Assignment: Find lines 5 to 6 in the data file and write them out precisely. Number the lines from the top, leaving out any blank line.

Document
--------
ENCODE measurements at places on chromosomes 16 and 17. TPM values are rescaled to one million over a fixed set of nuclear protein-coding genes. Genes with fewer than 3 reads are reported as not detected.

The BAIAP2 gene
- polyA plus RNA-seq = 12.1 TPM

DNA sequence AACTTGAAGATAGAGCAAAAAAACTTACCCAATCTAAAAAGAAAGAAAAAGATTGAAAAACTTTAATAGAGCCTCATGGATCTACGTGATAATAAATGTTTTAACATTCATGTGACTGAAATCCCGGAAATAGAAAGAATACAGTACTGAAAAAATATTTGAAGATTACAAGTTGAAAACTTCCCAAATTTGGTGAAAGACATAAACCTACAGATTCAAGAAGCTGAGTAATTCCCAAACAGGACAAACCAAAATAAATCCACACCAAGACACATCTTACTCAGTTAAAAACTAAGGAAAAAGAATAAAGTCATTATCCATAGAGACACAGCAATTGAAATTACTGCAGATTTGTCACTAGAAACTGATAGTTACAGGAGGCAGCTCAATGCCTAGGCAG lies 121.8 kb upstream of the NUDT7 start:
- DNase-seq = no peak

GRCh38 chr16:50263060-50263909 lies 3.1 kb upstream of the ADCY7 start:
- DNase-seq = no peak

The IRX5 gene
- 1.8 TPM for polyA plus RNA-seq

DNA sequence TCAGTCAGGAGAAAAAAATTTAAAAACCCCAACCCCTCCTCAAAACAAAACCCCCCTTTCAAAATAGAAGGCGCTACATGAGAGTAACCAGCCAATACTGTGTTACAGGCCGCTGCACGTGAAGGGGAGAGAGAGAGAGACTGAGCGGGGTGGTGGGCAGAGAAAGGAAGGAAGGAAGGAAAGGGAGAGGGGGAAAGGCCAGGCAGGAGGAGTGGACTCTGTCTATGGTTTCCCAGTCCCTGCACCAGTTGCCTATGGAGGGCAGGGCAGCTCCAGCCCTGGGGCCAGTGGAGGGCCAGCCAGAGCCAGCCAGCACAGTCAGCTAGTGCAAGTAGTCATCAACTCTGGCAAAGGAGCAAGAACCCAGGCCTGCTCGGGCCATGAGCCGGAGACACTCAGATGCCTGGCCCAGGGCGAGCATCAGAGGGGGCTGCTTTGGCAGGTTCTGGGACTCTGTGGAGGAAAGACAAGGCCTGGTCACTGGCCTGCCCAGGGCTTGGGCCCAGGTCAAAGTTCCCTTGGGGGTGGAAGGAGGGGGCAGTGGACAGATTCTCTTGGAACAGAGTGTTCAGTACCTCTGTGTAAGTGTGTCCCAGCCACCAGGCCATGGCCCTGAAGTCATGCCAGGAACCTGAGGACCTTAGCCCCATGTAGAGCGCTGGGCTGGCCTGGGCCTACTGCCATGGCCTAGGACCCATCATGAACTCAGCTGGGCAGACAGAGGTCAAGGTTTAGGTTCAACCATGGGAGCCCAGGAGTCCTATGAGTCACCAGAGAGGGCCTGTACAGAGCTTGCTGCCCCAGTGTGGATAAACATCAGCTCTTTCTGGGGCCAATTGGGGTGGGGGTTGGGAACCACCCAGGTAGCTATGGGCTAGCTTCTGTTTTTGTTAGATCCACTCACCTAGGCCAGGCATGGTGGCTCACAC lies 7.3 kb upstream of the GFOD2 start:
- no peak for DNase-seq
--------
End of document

- DNase-seq = no peak

GRCh38 chr16:50263060-50263909 lies 3.1 kb upstream of the ADCY7 start: